This is the ash shelf, the system interface surface that allows users to launch application shortcuts or go to the home screen, among other things.
The shelf contains the following components, each of which lives in its own widget:
The shelf widget contains no actionable UI but contains the semi-opaque background shown behind the whole shelf as well as the drag handle (in certain circumstances) to give users a hint that gestures can be performed. In that sense, even though the shelf widget does not actually contain other components, it usually serves as a backdrop for them.
The navigation widget contains the home and back buttons. It is usually shown in clamshell mode (but only with the home button) and hidden in tablet mode, unless the activation of select accessibility features forces it to be shown. When the navigation widget is not shown, the user can achieve the same actions by performing gestures.
The hotseat widget contains icons for application shortcuts and running applications. In clamshell mode, it is always visually contained within the shelf widget; in tablet mode, it can appear and move independently.
The status area widget (whose code lives in
ash/system) shows information such as the clock or current battery level, and can toggle the system tray.
The shelf is aligned to the bottom of the screen by default, but the user can choose (only in clamshell mode) to align it to the left or right of the screen. It always occupies the entirety of the corresponding dimension (width for a horizontal shelf, height otherwise), with the navigation widget shown at the start (top or left in left-to-right interfaces, bottom or right in right-to-left) and the status area at the other end.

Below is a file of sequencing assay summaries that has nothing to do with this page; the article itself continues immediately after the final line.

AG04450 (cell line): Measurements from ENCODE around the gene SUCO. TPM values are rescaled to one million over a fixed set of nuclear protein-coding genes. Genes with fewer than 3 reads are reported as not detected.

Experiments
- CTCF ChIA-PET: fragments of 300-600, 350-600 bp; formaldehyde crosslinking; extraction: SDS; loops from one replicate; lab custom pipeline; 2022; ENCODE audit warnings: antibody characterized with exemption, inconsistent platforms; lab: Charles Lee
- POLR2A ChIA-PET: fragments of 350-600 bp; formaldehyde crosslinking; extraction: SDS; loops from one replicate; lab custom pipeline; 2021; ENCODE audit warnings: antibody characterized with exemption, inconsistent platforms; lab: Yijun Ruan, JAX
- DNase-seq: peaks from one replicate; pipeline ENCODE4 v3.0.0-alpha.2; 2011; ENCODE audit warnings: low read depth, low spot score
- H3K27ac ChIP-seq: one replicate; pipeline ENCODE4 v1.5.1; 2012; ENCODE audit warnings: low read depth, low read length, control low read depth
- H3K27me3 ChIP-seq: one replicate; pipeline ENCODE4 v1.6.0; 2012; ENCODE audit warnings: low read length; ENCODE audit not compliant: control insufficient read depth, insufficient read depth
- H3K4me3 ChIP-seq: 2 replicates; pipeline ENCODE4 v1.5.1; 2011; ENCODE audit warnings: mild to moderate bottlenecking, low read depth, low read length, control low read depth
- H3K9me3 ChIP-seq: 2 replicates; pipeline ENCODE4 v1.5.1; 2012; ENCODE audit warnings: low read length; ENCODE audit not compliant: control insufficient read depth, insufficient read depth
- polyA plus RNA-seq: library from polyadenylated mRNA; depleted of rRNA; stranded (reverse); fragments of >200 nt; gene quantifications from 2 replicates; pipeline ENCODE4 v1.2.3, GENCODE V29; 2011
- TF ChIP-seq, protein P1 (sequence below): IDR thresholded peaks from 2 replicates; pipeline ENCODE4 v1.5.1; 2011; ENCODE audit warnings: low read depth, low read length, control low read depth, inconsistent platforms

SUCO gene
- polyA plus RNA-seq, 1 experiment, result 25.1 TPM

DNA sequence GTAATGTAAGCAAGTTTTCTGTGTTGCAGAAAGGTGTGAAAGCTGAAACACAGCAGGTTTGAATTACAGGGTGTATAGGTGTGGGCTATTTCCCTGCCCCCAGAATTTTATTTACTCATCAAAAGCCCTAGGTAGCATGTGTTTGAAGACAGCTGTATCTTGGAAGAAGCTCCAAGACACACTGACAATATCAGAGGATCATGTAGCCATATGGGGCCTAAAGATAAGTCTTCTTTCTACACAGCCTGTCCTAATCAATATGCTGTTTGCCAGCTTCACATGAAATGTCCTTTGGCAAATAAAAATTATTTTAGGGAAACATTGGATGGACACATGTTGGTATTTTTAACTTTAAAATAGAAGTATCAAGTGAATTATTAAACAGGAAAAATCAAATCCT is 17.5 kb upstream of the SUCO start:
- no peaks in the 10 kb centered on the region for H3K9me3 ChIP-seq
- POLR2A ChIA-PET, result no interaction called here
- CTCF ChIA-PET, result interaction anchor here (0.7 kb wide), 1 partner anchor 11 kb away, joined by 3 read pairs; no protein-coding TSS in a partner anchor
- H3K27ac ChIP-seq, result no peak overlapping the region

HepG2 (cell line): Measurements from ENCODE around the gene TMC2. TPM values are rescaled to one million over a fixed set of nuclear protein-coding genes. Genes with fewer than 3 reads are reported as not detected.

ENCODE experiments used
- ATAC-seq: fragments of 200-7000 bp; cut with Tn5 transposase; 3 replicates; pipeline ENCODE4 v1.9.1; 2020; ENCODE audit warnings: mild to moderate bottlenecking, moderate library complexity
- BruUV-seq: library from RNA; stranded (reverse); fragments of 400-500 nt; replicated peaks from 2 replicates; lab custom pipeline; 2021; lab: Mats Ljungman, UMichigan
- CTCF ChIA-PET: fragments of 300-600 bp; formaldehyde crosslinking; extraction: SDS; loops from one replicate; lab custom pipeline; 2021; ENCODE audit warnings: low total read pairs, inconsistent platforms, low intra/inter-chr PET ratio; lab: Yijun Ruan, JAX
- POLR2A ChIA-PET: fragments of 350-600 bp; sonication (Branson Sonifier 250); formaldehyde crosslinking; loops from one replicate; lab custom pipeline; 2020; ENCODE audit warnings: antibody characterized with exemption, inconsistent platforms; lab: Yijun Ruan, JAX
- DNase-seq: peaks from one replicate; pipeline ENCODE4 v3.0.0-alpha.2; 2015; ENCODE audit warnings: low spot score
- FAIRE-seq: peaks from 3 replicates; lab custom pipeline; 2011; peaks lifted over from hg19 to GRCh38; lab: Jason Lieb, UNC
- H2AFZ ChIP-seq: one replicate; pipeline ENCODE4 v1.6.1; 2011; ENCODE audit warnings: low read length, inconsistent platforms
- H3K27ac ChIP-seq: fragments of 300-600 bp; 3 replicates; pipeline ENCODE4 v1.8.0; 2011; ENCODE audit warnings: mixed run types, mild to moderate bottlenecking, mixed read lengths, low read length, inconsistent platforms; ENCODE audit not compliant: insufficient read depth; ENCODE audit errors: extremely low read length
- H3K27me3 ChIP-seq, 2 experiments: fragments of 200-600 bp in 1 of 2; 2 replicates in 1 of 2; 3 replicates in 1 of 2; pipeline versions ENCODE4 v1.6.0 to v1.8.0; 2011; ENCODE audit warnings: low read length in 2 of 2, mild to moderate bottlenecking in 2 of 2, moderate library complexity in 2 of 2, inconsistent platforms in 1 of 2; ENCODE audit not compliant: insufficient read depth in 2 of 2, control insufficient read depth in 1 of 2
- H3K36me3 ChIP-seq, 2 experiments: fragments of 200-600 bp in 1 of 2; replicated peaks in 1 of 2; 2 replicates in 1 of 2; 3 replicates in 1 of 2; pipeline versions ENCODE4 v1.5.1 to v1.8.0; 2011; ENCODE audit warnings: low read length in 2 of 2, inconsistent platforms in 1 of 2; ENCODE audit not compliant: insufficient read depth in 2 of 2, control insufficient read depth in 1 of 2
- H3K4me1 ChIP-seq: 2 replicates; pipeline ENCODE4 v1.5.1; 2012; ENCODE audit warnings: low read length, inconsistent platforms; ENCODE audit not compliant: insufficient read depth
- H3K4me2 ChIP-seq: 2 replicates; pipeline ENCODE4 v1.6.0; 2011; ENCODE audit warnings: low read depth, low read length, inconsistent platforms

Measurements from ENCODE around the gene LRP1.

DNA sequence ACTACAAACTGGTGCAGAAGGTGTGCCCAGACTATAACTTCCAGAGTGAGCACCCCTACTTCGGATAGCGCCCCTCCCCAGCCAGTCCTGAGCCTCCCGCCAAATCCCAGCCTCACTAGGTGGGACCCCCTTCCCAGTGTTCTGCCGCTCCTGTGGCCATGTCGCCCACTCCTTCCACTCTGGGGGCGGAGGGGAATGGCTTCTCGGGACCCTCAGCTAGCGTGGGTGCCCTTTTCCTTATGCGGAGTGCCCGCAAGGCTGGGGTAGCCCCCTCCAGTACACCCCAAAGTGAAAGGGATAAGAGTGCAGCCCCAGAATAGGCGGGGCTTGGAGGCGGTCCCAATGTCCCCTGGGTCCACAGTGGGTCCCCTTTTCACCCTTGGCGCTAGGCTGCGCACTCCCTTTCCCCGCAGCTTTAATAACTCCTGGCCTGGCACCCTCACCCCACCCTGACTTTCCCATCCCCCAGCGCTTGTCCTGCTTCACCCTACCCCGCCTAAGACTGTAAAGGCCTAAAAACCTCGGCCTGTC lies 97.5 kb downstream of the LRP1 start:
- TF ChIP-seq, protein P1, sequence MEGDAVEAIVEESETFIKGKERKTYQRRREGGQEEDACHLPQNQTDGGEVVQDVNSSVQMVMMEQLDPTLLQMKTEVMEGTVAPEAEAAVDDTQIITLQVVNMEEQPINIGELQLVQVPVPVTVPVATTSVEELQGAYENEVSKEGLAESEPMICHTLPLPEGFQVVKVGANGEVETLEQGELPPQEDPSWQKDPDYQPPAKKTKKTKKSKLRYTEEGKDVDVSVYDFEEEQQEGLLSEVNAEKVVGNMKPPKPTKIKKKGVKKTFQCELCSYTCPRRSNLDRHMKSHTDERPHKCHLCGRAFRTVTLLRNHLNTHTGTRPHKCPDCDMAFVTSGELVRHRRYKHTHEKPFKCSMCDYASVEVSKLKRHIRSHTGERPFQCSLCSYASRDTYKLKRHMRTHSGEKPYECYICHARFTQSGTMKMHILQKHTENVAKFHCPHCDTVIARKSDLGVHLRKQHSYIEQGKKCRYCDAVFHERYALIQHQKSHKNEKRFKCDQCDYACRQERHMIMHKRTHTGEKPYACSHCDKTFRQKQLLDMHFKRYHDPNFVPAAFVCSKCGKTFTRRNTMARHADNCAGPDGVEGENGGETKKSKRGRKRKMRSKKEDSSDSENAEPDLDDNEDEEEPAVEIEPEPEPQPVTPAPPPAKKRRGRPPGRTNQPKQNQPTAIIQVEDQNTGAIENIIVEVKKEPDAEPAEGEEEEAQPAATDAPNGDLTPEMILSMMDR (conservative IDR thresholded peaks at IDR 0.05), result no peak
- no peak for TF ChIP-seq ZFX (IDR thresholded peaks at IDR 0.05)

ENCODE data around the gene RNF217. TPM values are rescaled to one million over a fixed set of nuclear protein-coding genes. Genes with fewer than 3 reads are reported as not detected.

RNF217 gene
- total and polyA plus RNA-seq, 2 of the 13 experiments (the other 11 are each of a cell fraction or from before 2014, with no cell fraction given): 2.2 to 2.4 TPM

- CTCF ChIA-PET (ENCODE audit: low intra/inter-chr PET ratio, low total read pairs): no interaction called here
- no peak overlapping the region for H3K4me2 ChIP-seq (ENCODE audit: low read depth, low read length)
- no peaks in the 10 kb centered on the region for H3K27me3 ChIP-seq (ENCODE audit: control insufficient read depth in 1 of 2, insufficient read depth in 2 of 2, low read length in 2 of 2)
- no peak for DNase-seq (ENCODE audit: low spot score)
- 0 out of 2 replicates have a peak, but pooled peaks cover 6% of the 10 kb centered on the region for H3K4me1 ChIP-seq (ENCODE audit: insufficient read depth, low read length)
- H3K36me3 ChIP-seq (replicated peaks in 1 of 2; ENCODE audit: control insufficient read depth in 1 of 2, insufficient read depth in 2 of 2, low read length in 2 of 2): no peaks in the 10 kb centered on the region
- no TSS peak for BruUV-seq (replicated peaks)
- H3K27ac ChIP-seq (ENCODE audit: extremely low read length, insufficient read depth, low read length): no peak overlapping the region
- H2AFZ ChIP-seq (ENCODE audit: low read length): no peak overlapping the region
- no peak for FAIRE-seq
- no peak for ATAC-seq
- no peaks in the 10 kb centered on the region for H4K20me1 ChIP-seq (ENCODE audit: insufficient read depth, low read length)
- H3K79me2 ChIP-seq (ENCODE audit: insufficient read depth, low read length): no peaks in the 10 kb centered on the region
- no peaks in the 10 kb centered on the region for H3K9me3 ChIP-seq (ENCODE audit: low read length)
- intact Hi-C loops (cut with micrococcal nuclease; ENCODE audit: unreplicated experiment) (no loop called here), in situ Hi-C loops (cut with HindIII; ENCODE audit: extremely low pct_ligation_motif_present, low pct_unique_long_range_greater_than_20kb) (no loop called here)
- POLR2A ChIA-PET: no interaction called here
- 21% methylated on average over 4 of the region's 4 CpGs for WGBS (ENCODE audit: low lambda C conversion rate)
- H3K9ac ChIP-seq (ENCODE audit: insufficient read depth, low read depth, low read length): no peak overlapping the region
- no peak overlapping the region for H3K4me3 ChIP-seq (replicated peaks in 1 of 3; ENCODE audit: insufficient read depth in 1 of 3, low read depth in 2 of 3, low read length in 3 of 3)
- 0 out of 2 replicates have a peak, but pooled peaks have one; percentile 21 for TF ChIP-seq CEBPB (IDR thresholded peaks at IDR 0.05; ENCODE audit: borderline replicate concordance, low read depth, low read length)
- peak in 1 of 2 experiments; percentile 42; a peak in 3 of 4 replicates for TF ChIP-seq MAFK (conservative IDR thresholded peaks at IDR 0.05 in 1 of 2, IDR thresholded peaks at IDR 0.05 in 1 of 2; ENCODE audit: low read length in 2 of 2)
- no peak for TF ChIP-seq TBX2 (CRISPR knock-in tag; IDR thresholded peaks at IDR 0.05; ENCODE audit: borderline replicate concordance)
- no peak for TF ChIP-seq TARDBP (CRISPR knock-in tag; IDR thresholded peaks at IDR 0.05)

The system allows the user to set a boolean preference, on a per-display basis, specifying whether the shelf should “auto-hide”. In that case, the shelf and its components will be hidden from the screen most of the time, unless there are no un-minimized windows or unless the user actively brings up the shelf with the mouse or with a swipe.
The hotseat widget is centered on the screen according to the following principle:
All icons are placed at the center of the whole display if they can fit without overlapping with any other shelf component.
Otherwise, they are centered within the space available to the hotseat.
If there are too many icons to fit in that space, the hotseat becomes scrollable.
The shelf and its components need to adjust to a certain number of changes that may or may not be user-triggered:
Switching between clamshell and tablet mode.
Changing the display size (for smaller displays, the shelf becomes more compact) or orientation.
Changing the shelf alignment.
User events (clicks, taps, swipes).
All shelf components need to react to these changes in a coordinated manner to maintain the smoothness of animations.
Components should not register themselves as observers of these changes and react to them on their own, because an adequate reaction may involve other components as well. For instance, whether the navigation widget is shown (or is scheduled to be shown at the end of the animation) will influence the amount of space the hotseat widget can occupy.